The very first customer to walk into 12-Micron sat at the bar, ordered 12 desserts and then ate a plate of Flinders Island lamb with a roll of damper. 12-Micron might be Barangaroo’s most ambitious venue yet. The man behind it, Justin Wise (The Press Club), says it’s two venues in one. An immense, Australian-inspired, kind-of-fine-dining restaurant, and a dessert bar run by Melbourne pastry chef Darren Purchese.
Basing the concept of a restaurant on the Australian landscape is nothing new, but Wise takes it to the extreme. “I really want to get to the stage where I do not import anything. We have the best produce in the world here,” he says.
To hone in on what Australia is food-wise, he has left the flavours uncomplicated. “As you get older as a chef you learn it's not about putting 100 elements on a plate. It's about restraint and balance.” There are some elaborate dishes, such as the native-herb-spiced, paperbark-roasted seasonal vegetables served with goat’s curd. More common, though, are simple dishes such as the classic lobster omelette; the trio of pepper berry-sauce steaks; and the rotisserie-roasted half ducks and chickens served with fat-roasted potatoes and gravy.
Wise, who despite his executive-chef title project managed every aspect of the restaurant, has been meticulous in making sure every item and idea in the restaurant reflects Australia in some way.
Lyndsey Carr’s (Kensington Street Social) wine list is dominated by Australian producers and the cocktail offering even more so. The Smoking Chaplin has Plymouth sloe gin, apricot brandy, lime and rosella jam. And a sour Riberry Lily Tea has Rebellion Bay spiced rum, Orgeat (an almond syrup with flower water), Spicy Chilli Cinnamon Vedrenne, lime and riberry confit (a native berry). Wise is looking to work with more local spirit producers – the only obstacle is it’s hard for them to match demand because of the restaurant’s size.
All the tables, doors, crockery and even napkin rings were made here. “I spent a $100,000 on plates. I really want to support the local industry,” says Wise. “The only thing I couldn’t get done was the cutlery. That was annoying.”
The distinct colour palette is based on a gum leaf. “The concept and design started with the leaf. We looked at the colour when the leaf falls. It goes from pink to grey,” he says. Although the colour scheme here is more abstract in its representation of the Australian landscape, there are similarities with the recent ARIA refurbishment, particularly when you consider the setting. Like Matt Moran’s acclaimed fine diner on the other side of the harbour, 12-Micron is elevated enough to give it enviable views of the sea, harbour and everyone below.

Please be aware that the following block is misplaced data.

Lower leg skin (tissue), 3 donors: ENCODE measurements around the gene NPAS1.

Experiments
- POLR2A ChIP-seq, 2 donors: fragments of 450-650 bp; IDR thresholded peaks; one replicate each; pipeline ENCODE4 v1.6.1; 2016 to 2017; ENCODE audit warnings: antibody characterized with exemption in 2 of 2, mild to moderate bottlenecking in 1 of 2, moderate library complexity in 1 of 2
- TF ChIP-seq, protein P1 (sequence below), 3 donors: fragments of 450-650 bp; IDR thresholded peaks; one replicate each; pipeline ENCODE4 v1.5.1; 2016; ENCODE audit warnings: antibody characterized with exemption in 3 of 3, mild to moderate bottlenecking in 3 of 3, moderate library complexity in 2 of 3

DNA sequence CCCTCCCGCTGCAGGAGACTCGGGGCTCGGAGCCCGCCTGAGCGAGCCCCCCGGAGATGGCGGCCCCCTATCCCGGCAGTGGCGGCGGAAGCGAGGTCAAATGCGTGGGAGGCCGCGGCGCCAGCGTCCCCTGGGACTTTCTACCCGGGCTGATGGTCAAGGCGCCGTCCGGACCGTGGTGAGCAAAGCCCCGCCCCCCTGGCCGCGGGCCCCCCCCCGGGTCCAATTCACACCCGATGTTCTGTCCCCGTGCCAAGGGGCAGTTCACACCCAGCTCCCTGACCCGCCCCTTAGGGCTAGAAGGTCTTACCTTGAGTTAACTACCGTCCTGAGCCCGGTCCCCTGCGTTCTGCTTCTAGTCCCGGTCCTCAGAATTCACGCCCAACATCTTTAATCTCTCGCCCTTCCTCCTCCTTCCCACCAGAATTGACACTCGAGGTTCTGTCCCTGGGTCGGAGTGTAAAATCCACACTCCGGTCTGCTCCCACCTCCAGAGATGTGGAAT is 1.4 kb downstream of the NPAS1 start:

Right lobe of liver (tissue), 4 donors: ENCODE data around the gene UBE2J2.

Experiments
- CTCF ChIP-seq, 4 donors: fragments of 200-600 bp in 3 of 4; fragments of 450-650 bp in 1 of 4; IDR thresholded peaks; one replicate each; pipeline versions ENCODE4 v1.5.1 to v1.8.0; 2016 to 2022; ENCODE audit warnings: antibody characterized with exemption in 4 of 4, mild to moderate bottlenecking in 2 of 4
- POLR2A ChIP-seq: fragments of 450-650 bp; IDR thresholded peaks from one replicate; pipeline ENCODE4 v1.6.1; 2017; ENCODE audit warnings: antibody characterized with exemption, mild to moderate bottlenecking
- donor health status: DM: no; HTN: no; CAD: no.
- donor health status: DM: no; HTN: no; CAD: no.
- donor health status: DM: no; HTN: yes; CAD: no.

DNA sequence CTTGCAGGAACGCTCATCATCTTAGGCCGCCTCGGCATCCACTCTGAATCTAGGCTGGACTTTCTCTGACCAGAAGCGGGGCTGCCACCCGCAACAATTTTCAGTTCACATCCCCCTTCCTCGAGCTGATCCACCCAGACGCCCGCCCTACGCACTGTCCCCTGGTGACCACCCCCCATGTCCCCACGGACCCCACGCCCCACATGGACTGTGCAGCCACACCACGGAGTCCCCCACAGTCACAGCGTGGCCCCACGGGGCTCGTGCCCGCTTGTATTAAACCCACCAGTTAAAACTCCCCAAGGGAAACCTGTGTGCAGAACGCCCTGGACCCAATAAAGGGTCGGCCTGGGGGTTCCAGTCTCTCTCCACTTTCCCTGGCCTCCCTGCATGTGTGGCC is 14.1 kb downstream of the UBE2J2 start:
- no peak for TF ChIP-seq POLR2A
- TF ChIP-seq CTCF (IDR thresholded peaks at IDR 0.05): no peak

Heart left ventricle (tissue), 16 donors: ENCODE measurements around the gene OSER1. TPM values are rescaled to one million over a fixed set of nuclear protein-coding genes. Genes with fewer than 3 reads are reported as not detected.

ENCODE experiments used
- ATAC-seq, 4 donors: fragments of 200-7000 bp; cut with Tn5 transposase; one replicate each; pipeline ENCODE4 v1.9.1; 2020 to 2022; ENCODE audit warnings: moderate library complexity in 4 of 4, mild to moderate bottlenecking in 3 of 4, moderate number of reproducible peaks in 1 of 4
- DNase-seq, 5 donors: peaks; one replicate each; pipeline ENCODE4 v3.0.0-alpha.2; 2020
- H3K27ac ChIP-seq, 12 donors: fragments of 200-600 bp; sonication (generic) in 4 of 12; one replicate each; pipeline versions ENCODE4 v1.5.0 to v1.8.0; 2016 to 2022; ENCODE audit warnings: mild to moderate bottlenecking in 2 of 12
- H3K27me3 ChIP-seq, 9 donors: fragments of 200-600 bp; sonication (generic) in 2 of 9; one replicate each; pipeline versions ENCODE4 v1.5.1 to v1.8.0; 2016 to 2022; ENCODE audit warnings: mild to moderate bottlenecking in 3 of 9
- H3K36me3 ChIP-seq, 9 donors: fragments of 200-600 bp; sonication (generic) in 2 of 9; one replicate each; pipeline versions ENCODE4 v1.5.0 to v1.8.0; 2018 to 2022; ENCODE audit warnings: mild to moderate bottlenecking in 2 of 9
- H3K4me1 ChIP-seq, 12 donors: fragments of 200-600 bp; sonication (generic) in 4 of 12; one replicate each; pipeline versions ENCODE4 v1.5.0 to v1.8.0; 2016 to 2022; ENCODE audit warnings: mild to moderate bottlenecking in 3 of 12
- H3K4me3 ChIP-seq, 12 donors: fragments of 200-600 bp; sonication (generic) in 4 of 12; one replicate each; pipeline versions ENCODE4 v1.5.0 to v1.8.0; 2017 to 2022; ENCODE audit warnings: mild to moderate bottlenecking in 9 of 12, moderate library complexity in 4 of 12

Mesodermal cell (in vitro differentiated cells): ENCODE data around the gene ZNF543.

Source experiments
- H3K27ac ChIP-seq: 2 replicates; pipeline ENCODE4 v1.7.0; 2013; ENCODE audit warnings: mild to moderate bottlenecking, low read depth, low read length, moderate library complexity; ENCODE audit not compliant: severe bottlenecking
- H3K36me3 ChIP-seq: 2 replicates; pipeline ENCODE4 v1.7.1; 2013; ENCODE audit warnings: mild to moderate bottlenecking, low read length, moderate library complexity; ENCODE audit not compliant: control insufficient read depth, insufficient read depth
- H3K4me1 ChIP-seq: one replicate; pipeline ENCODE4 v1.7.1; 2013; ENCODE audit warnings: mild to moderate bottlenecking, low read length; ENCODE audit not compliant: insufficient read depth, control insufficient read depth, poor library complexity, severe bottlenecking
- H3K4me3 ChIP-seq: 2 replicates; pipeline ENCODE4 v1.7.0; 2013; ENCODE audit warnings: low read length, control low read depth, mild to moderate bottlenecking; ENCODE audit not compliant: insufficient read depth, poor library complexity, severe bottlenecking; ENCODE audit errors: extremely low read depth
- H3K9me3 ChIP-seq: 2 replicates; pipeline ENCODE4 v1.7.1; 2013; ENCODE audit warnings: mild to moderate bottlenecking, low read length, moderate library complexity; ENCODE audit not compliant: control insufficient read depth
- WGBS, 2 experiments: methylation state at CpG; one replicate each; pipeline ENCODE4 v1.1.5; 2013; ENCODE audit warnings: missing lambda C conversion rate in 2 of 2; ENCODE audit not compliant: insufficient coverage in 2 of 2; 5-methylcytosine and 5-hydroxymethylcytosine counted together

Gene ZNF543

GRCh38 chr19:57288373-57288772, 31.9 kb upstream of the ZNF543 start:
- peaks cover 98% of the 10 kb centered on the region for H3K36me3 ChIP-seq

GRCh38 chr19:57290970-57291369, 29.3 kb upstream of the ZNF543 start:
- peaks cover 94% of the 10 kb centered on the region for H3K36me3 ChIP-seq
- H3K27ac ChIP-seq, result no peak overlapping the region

The dessert bar
12-Micron’s 64-seat dessert bar is like a separate venue – there’s a different menu and it has its own feel (all the seats are at the bar, so patrons can see the chefs working). There is also less emphasis on the land and Australia.
Wise recruited Burch & Purchese Sweet Studio’s acclaimed pastry chef, Darren Purchese. “We used to work together at the Press Club. In my mind he's the best pastry chef in the country by a mile,” says Wise.
Purchese is redefining the desserts he’s known for in Melbourne. For the menu he is “taking all of my favourite cakes and signature flavours from Melbourne and breaking down all their components to a plated dessert”, he says. His favourite – the coconut, passionfruit and mint sort-of trifle from Burch & Purchese in Melbourne – is layered in a bowl so every component can be tasted in each mouthful. The salted-caramel cake, which hasn’t changed at Burch & Purchese since it opened, has been transformed into a sphere of chocolate with a liquid-orange sauce at its core, a tonka-bean ice-cream and a side of salted caramel under crumble. “One thing I like about Australia: it's very free. It's a mix of everything. There are no rules.”
Each of the 12 desserts is available individually at the bar or in the restaurant, but if you want to get the full three-, five- or seven-course degustation, that’s offered at the bar only.
Level 2, 100 Barangaroo Avenue (enter via Watermans Quay), Barangaroo
(02) 8322 2075
Mon to Sun 12pm–1am